A lone warrior enters the palace of his emperor and tells the tale of how he defeated the three most feared assassins in the land.
The most obviously striking element of Hero is its sheer visual beauty as it is packed to brimming with stunning costumes, colours and sets and uses the same kind of graceful wire work that we encountered in Crouching Tiger, Hidden Dragon. The fight choreography is also beautifully executed making for a very poetic martial arts film. The plot is a reasonably interesting hybrid of Rashomon and The Usual Suspects which adds a different twist to the usual “heroic warriors making noble sacrifices” formula of this type of thing, but it is clearly languishing in the back seat to Zhang Yimou’s primary concern: the visuals. In fact a few of the scenes are rather irrelevant to the story and seem to exist solely to show off some more nice costumes and choreography.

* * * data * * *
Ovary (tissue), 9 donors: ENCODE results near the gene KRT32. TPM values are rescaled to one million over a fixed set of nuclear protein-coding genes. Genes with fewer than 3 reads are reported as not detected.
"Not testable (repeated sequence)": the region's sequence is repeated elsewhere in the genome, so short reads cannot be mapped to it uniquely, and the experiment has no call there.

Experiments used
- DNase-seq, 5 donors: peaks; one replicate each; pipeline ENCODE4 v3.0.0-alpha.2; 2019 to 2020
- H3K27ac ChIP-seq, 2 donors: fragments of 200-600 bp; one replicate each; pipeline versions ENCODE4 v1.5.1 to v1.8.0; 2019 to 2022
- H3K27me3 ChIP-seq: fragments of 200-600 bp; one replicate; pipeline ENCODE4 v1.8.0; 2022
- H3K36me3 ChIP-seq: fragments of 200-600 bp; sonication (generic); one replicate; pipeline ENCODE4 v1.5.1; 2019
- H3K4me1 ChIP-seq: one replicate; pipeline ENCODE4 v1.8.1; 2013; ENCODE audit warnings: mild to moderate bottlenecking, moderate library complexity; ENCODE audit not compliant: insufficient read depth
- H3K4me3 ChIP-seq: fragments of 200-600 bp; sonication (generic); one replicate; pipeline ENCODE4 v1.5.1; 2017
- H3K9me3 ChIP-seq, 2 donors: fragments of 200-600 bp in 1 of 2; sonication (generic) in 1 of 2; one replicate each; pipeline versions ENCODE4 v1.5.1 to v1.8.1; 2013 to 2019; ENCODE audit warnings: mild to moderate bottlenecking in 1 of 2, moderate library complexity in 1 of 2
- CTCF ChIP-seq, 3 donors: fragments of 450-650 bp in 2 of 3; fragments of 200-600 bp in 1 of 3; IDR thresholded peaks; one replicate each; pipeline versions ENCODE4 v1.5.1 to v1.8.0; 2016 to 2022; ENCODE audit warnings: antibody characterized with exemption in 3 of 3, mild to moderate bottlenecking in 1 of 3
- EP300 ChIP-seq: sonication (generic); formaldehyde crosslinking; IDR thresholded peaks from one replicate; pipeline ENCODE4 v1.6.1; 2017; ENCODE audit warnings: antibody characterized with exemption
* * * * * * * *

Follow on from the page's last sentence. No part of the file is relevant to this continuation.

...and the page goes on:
Because of this and the flashback format, the audience doesn’t really get enough time to get to know the protagonists which means there’s little in the way of emotional involvement but as a sheer visual spectacle, Hero is second to none.